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    I’m just thinking could maybe putting a tub of guttering approx where the blue line is in the photo be a possibility? If it is, then the gutter should divert most of the rainfall down in to the side gutters and away. The smaller amount of rain water that will still flow forwards over the window would be manageable and significantly reduced.

    If the lead is made to stop water flowing forwards over the top, even if the side guttering is put into the lead cheeks, then would it make the back part of the flat roof more vulnerable to water ingress? If not now then over the years?

    Just also trying to work out how the dormer window is supposed to cope with rainfall? Like is it actually not working as per the design? What should this type of roof do with rainfall?
     
  9. CazDIY

    CazDIY

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    *run not tub
     
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  11. datarebal

    datarebal

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    Yes you could run gutter across the front edge , the existing will still need to be extended around the corner.
    Stopping the water running over the edge making it run sideways should be fine .
     
  12. catlad

    catlad

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    It may be possible to raise the lead and fit a slate baton under the lead to help stop the rain flowing over the edge.
     
  13. CazDIY

    CazDIY

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    Thanks for your reply. We were wondering about putting the guttering along the back edge of the dormer lead flat roof, so that it would be positioned just at the base of the last roof tiles, to collect and divert rainwater away. Would this be an option rather than the front edge?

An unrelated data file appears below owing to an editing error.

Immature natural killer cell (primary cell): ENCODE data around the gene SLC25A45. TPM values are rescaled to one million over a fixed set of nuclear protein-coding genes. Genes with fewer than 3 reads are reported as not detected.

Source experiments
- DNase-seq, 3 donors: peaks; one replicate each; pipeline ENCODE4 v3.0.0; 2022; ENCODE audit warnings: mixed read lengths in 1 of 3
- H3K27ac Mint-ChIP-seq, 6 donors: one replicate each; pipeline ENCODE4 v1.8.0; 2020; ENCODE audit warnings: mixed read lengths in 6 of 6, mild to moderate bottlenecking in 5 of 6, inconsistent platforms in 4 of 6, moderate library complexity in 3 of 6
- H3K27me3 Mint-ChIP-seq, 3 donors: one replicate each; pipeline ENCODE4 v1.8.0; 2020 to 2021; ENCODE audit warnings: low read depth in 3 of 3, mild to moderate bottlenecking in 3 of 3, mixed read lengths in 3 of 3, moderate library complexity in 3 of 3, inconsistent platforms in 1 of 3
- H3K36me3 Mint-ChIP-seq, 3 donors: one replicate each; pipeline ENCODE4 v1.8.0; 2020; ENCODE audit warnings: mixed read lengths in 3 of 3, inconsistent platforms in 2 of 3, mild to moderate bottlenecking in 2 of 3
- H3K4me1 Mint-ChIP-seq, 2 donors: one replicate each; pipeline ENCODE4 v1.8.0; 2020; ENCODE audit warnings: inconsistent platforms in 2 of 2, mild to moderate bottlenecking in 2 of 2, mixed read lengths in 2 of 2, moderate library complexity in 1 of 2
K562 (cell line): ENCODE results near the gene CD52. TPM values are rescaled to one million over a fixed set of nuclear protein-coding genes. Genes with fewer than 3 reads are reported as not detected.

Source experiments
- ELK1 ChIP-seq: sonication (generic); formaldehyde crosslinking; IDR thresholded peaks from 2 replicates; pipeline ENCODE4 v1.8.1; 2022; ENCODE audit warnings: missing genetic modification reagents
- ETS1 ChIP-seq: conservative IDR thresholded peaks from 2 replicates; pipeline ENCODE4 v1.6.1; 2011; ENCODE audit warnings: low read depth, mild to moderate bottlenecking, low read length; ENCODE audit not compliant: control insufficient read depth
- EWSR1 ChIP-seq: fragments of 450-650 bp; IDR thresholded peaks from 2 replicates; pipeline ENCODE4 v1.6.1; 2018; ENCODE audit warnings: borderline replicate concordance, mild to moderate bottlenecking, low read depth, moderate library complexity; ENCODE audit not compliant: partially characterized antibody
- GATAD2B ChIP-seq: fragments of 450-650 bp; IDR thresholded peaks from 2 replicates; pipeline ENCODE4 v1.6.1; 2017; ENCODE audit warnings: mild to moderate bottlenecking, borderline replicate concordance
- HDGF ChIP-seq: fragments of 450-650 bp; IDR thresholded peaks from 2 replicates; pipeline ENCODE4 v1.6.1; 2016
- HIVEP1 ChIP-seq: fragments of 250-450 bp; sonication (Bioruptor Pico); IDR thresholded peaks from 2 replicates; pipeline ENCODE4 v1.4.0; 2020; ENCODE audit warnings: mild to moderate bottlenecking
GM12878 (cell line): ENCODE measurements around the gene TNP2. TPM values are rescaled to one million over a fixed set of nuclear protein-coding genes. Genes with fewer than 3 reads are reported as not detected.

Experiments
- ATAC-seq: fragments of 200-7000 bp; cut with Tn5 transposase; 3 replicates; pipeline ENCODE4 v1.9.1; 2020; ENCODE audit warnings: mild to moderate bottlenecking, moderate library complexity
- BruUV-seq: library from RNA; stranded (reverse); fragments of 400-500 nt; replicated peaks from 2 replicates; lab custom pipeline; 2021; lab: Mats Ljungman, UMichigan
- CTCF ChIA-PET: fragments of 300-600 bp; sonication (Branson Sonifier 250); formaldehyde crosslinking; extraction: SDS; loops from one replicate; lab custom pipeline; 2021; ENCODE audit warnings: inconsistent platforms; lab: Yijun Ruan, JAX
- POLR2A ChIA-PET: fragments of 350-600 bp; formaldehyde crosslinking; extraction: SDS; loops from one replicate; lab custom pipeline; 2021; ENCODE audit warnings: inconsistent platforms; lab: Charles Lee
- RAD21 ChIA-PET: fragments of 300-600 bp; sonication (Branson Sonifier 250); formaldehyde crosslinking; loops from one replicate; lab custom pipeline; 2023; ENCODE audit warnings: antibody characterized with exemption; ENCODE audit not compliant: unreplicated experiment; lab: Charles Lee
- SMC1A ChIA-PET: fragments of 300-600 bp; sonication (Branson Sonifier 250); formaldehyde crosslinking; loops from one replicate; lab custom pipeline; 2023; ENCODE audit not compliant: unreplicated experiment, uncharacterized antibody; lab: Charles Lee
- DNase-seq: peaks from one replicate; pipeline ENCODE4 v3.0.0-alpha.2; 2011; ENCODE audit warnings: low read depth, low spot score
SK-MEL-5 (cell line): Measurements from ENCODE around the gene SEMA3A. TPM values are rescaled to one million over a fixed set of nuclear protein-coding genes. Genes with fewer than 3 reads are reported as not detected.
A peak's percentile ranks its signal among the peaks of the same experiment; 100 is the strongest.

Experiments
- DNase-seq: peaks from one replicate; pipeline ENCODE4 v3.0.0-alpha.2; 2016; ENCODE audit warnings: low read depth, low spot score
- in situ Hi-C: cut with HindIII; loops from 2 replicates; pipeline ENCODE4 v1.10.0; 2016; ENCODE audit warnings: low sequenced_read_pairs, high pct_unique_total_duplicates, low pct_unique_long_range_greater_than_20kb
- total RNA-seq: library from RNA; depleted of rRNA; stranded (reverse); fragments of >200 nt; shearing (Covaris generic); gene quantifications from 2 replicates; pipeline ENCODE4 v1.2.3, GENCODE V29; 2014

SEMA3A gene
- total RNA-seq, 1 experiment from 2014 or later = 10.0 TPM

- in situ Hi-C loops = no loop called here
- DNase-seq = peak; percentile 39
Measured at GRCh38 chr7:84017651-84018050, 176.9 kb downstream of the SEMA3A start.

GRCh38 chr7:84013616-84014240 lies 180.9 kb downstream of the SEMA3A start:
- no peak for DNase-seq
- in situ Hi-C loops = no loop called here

14. CazDIY

    CazDIY

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    Thanks for your reply. That sounds good too - in practice, where would the rainwater get taken / diverted too? We kind of want to avoid taking it to the back of the flat roof and more to the sides and down into existing guttering.
     
  15. datarebal

    datarebal

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    I doubt it would sit nicely , and any bracket would need to be screwed through the lead.
     
  16. CazDIY

    CazDIY

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    It’s hard to show in the photos, but there seems to be a vertical gap between the bottom of the roof tiles and before the dormer flat roof starts. To the untrained eye it looks like it’s just a gap but there could be timber visible too. It was in this gap I was wondering about adding guttering in…It does seem like there could be space potentially.

    That was going to be another question for the developers…if the gap between bottom of the roof tiles the lead dormer flat roof is watertight too.
     
  17. datarebal

    datarebal

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    The lead roof will extend up the roof slope under the tiles. There will not be anyway of fixing the gutter without going through the upstand